RNC Growth and Opportunity Project to Reconnect With Black Voters is Straight Out Of the 1950s
The Republican National Committee recently released a 100-page document outlining the plan for re-branding and marketing the party. The Growth and Opportunity Project makes recommendations across a broad spectrum for growing the party and improving campaigns.
One of the focus areas of the report is demographics and messaging. The report bluntly criticized the party for its inability to connect with a diverse populace. The African American community can certainly attest to the findings of the report. It is the community that least connects to the Republican Party, and the one that the party is least concerned with building a working relationship. The relationship between the Republican Party and the African American community is certainly one in need of repair. In order for the GOP to attract African Americans, it has to stop talking about what it did for black people before the civil rights movement, and defend its actions since the civil rights movement.
The report harshly admonishes the party for being unable to connect with people that are not of a like-mind, color or economic status. "The Republican Party needs to stop talking to itself," says the report. "We have lost the ability to be persuasive with, or welcoming to, those who do not agree with us on every issue." The core recommendation is that the Republican Party needs to develop a brand that invites and inspires minorities to join the party.
The GOP has yet to figure out how to speak to the black community in an inviting tone. The conservative movement and the GOP heavily rely on slave imagery when speaking to and with African Americans. CPAC was the latest venue where conservatives tried to use slave imagery in the context of the conservative movement.
For example, Frederick Douglass is the key to appealing to "blacks, Latinos, women, young people," explained K Carl Smith of the Fredrick Douglas Republicans. Smith is the latest in a long list of black conservatives served up to talk to what The Growth and Opportunity Project describes as the "ideological cul-de-sac." These black conservatives show up at Republican and conservative events and serve up messages that appeal to the like-minded but do nothing to invite people that disagree with them to listen. "Slavemaster-run health care;" "Slavemaster entitlements;" "Douglass was a 47 percenter;" "Slavemasters were Democrats;" "When someone that’s not an African American says 'I’m a Frederick Douglass Republican' … you’re not seen as a racist;" These were some of the warm inviting things that Smith said to the audience of presumably like-minded conservatives interested in how to defend themselves against accusations of being called a racist.
Allen West’s comments at CPAC were a perfect example of "preaching to the choir." "There is nothing on this green earth that a liberal fears more than a black American who wants a better life and a smaller government!" exclaimed West. That message certainly resonates with the like-minded, but if the "Harriet Tubman of the conservative movement" expects to connect with the African American community, he had better understand that it is not black liberals that African American fear. Rather it is a party and movement that on the one hand tries to promote its historical support of the black community while at the same time gerrymandering the congressional map so that the party districts get whiter, not more diverse, thereby ensuring that the only way for black Americans to be represented will be from the black liberal and Democratic districts. As it stands now, the GOP has restructured congressional districts so that they deliberately represent more white people than minorities.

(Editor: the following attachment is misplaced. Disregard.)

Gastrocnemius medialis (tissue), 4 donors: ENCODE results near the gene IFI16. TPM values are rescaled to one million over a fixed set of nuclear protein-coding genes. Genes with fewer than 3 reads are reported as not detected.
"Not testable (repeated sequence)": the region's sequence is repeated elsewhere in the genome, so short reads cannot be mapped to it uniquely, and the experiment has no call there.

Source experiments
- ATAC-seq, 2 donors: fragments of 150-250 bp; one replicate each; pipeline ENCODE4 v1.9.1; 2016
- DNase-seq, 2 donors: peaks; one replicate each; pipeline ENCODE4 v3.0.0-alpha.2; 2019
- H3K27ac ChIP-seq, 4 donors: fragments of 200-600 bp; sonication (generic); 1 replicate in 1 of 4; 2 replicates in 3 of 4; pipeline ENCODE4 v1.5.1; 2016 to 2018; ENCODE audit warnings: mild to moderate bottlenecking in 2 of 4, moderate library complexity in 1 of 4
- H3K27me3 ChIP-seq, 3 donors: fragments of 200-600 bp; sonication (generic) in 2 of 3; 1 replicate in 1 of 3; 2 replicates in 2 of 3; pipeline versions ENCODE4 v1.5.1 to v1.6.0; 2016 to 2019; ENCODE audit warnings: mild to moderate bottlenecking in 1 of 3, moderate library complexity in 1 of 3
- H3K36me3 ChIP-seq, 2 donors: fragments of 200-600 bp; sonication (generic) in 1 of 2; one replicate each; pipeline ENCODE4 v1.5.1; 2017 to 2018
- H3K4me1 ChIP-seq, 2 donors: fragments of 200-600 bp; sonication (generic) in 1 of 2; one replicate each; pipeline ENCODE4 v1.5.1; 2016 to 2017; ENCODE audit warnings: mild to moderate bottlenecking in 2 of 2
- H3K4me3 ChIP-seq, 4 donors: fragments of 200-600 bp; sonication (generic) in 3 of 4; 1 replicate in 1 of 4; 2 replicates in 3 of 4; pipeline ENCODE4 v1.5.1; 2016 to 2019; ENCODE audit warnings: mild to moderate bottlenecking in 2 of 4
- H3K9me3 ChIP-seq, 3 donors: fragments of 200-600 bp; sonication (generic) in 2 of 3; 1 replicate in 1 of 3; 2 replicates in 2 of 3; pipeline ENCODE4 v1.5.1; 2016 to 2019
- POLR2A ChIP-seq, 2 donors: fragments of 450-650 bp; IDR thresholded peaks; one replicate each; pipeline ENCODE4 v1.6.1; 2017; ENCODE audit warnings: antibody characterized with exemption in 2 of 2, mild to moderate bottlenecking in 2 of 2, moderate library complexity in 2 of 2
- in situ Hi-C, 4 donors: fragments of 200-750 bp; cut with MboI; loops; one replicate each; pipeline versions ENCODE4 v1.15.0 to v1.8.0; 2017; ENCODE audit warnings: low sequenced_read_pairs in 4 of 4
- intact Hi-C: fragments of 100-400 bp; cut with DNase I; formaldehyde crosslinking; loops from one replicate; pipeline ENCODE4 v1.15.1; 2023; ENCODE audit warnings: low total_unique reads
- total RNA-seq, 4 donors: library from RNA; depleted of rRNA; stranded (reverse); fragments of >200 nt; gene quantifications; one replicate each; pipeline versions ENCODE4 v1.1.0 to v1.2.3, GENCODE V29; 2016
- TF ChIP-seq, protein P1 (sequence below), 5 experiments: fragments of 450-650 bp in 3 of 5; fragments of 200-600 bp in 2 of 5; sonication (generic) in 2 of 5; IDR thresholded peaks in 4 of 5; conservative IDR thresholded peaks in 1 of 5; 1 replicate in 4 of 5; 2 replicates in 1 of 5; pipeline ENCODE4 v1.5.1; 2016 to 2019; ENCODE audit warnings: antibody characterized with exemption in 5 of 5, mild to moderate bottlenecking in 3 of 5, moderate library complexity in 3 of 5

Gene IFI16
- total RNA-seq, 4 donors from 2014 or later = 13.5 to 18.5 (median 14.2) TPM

The Growth and Opportunity Project states that in order to attract minorities the Republican Party has to engage the community and show sincerity. However, the party has simultaneously constructed a nation where they have a greater incentive to show up at local Rotary and Kiwanis barbecues then Martin Luther King Day celebrations. This is in stark contrast to the recommendation of the Growth and Opportunity Project to "establish a presence in African American communities."
The recommendations in the Growth and Opportunity Project report indicate just how far out of touch and uninviting the GOP has become to African Americans. They include developing a database of African American leaders and creating a program that is focused on recruiting and supporting African American Republican candidates for office. It also recommends utilizing African American elected officials as surrogates both in their communities and with the national media.
I see two major problems with this outreach strategy:
1. Senator Tim Scott is the only African American Republican in Congress.
2. they have gerrymandered themselves out of our neighborhoods.
These recommendations are so simplistic that they are insulting. It is almost as if they just realized that black people are part of the political landscape. What has this party been doing since the post-Civil Rights Movement era? Why is the so-called party of civil rights just now realizing that they need to build a database and show up in the neighborhood? That doesn't sound very inviting to me. The GOP is welcomed and encouraged to build bridges to the African American community. However, don’t talk about fear and try to compare yourself to liberals as if you haven’t been missing for 50 years.